Argentina does not have the military capability to invade the Falkland Islands, Gerald Howarth, a Defence Minister, has claimed.
By Robert Winnett, Political Editor
6:01PM GMT 26 Jan 2012
Mr Howarth said that Argentina was “sabre rattling” and that the country would not repeat the “folly” of its unsuccessful 1982 invasion.
The British government has recently scrutinised its plans to defend the Falklands amid concerns over increased tensions surrounding the 30th anniversary of the war. The Duke of Cambridge is due to be deployed to the islands in the spring.
On Thursday, senior Conservative MPs questioned Britain’s ability to defend the Falklands in the wake of recent cutbacks to the Royal Navy.
However, Mr Howarth said that ministers were “very seized” of the threat posed by Argentina and insisted that the British military deterrent was “up to the task”.
Addressing Edward Leigh, a senior Conservative MP, in Parliament, the defence minister said: “You raise concerns which are widespread around the country, particularly in light of the sabre-rattling by Argentina. But I think it is very important that you understand that ministers are very seized of this matter.
“All the advice we have is that there is neither the capability nor the intention by the Argentines to repeat the folly of 1982 and that the military deterrent that we have is up to the task.”
Earlier this month, David Cameron disclosed that the National Security Council had met to discuss plans to defend the Falkland Islands. He accused the Argentinians of behaving in a “colonialist” manner – comments which sparked a furious response in Buenos Aires.
Cristina Fernandez, the Argentine president, said: “I heard they’re calling us colonialist. … One is always tempted to respond, but I think it’s better to avoid it. When they say these things it’s exactly because they don’t have reasons or arguments.”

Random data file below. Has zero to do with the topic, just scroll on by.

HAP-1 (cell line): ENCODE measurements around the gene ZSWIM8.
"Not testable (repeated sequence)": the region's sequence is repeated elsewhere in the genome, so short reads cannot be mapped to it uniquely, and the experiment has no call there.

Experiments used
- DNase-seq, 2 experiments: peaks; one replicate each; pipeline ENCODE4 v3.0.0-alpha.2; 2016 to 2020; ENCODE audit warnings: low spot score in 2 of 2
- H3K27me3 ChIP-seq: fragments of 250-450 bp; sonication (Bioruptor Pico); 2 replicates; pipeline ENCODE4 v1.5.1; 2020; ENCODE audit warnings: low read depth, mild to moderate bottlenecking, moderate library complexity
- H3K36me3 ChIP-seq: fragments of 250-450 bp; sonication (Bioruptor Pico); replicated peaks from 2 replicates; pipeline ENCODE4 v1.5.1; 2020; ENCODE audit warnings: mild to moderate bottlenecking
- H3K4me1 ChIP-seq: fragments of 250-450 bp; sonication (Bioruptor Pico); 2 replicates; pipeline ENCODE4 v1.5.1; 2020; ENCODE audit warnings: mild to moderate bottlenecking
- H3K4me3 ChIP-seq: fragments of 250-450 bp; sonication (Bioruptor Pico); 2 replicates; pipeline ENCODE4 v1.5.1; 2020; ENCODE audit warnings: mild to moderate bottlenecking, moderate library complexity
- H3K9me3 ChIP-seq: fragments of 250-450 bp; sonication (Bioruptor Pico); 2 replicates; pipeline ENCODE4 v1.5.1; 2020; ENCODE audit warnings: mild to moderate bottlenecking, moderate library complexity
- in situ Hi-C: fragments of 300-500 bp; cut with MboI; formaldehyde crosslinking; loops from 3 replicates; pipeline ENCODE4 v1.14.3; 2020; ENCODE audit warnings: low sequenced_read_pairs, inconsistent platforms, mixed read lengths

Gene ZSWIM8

Argentina has called on Britain to negotiate the sovereignty of the remote South Atlantic archipelago it calls the Malvinas. Britain has maintained a military presence since liberating the islands in 1982.
It had been thought that there may be significant oil reserves in the area surrounding the Falklands but ministers also indicated yesterday that initial exploration had been disappointing.
Mr Howarth’s comments came as Mr Leigh criticised the Government’s cuts to the Royal Navy.
Mr Leigh said: “If there was to be a war with Iran or Argentina, we would not be fighting it in the Channel. We would be fighting it, in the case of Argentina, thousands of miles from any shore-based defence systems.”
He said a recent report by defence chiefs had found that Britain could not hold off even a small-sized invasion by the Argentinians. The Royal Navy had never been as weak since the mid-19th century, he claimed.
“We are now spending more on the winter fuel allowance than we are on the entire Foreign Office and there has to be some reordering of strategic defence capabilities because there is nothing more important than defence,” Mr Leigh said.
James Gray, another Conservative MP, said that it was now debatable that Britain could even claim it had an army following a recent infantry reduction.
He said: “It is arguable Great Britain will no longer have an Army – we will have a defence force. That is an absolutely disgraceful situation when faced by the uncertainty we are.
“The RAF is cut in half, the Royal Navy is emasculated; we do not have the capability in this country to do the things we have always done.”